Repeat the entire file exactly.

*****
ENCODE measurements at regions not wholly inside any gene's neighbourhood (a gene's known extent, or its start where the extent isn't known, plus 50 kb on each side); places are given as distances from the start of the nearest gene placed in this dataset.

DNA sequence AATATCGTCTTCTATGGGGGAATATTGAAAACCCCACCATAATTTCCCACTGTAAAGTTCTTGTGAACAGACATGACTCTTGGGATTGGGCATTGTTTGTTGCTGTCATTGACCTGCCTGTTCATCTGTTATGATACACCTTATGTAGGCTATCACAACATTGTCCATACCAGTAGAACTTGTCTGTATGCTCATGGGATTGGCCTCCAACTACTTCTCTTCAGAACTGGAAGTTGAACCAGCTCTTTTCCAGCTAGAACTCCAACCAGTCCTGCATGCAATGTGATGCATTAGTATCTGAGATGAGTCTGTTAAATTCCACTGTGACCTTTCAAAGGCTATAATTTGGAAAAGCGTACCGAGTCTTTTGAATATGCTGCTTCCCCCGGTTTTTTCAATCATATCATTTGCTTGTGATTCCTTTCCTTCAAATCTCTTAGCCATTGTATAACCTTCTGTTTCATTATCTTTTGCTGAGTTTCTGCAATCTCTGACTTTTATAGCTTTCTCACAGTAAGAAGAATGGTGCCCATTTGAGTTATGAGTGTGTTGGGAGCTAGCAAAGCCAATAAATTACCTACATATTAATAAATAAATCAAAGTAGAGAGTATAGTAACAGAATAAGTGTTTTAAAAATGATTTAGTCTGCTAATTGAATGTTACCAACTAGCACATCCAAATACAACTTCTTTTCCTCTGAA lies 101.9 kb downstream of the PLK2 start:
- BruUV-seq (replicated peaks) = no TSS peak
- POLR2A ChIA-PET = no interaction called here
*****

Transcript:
ENCODE measurements at regions not wholly inside any gene's neighbourhood (a gene's known extent, or its start where the extent isn't known, plus 50 kb on each side); places are given as distances from the start of the nearest gene placed in this dataset.

DNA sequence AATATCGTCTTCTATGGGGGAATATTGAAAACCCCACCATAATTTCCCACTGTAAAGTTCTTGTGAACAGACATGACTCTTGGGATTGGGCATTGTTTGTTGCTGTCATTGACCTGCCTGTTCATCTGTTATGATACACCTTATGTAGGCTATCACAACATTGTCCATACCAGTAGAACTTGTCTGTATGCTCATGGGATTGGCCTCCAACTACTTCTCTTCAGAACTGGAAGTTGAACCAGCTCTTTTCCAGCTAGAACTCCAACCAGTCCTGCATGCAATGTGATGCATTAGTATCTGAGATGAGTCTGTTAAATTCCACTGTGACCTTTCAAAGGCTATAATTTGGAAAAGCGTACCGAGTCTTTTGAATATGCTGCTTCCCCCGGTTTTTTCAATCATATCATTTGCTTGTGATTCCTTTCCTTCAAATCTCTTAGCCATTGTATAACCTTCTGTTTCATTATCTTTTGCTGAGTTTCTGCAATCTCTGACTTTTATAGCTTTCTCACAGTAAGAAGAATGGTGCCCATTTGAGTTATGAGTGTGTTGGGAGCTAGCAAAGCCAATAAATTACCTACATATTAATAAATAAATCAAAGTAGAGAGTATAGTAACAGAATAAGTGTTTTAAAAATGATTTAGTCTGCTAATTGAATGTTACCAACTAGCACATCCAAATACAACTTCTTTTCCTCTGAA lies 101.9 kb downstream of the PLK2 start:
- BruUV-seq (replicated peaks) = no TSS peak
- POLR2A ChIA-PET = no interaction called here